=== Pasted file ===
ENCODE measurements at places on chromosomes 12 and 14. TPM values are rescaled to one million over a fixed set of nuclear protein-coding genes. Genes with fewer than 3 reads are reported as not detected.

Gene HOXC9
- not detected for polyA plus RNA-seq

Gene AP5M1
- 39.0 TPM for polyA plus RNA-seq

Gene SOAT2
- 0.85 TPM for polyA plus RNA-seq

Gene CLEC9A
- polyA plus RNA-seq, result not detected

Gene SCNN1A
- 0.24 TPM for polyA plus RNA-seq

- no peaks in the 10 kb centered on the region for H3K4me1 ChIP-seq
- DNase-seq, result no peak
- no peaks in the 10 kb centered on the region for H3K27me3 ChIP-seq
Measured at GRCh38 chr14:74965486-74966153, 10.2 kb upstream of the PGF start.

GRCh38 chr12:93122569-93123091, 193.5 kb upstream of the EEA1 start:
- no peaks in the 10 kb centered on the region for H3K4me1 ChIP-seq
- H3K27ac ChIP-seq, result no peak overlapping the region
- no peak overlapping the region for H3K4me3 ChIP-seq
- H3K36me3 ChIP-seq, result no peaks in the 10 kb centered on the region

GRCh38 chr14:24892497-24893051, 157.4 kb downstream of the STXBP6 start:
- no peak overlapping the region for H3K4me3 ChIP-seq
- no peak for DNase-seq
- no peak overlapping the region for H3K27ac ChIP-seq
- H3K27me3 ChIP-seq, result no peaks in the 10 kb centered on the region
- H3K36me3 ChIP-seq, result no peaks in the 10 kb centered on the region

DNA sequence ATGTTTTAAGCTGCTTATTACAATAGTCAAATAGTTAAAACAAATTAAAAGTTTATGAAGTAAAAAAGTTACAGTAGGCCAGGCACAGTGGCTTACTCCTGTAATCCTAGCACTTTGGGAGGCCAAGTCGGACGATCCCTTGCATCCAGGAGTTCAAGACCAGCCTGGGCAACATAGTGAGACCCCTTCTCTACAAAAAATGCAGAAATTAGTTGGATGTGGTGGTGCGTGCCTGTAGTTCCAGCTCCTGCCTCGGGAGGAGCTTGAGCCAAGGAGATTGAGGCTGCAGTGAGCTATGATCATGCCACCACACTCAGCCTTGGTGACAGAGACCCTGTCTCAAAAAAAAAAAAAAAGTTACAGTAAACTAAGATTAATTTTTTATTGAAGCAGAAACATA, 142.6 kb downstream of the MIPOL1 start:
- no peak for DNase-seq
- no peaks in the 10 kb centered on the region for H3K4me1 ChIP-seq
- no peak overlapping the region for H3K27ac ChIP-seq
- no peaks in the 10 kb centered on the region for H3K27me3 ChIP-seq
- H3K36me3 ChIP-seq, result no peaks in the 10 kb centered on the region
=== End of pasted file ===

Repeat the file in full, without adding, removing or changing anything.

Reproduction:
ENCODE measurements at places on chromosomes 12 and 14. TPM values are rescaled to one million over a fixed set of nuclear protein-coding genes. Genes with fewer than 3 reads are reported as not detected.

Gene HOXC9
- not detected for polyA plus RNA-seq

Gene AP5M1
- 39.0 TPM for polyA plus RNA-seq

Gene SOAT2
- 0.85 TPM for polyA plus RNA-seq

Gene CLEC9A
- polyA plus RNA-seq, result not detected

Gene SCNN1A
- 0.24 TPM for polyA plus RNA-seq

- no peaks in the 10 kb centered on the region for H3K4me1 ChIP-seq
- DNase-seq, result no peak
- no peaks in the 10 kb centered on the region for H3K27me3 ChIP-seq
Measured at GRCh38 chr14:74965486-74966153, 10.2 kb upstream of the PGF start.

GRCh38 chr12:93122569-93123091, 193.5 kb upstream of the EEA1 start:
- no peaks in the 10 kb centered on the region for H3K4me1 ChIP-seq
- H3K27ac ChIP-seq, result no peak overlapping the region
- no peak overlapping the region for H3K4me3 ChIP-seq
- H3K36me3 ChIP-seq, result no peaks in the 10 kb centered on the region

GRCh38 chr14:24892497-24893051, 157.4 kb downstream of the STXBP6 start:
- no peak overlapping the region for H3K4me3 ChIP-seq
- no peak for DNase-seq
- no peak overlapping the region for H3K27ac ChIP-seq
- H3K27me3 ChIP-seq, result no peaks in the 10 kb centered on the region
- H3K36me3 ChIP-seq, result no peaks in the 10 kb centered on the region

DNA sequence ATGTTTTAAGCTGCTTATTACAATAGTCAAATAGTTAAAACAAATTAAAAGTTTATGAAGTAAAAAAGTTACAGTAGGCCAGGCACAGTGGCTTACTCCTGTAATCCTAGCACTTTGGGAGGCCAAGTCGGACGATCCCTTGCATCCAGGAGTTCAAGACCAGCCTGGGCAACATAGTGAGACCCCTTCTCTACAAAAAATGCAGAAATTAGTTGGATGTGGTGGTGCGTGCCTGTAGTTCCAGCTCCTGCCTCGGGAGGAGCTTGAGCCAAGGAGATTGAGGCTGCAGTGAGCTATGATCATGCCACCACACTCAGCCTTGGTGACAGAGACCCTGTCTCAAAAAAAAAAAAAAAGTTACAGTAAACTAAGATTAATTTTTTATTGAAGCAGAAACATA, 142.6 kb downstream of the MIPOL1 start:
- no peak for DNase-seq
- no peaks in the 10 kb centered on the region for H3K4me1 ChIP-seq
- no peak overlapping the region for H3K27ac ChIP-seq
- no peaks in the 10 kb centered on the region for H3K27me3 ChIP-seq
- H3K36me3 ChIP-seq, result no peaks in the 10 kb centered on the region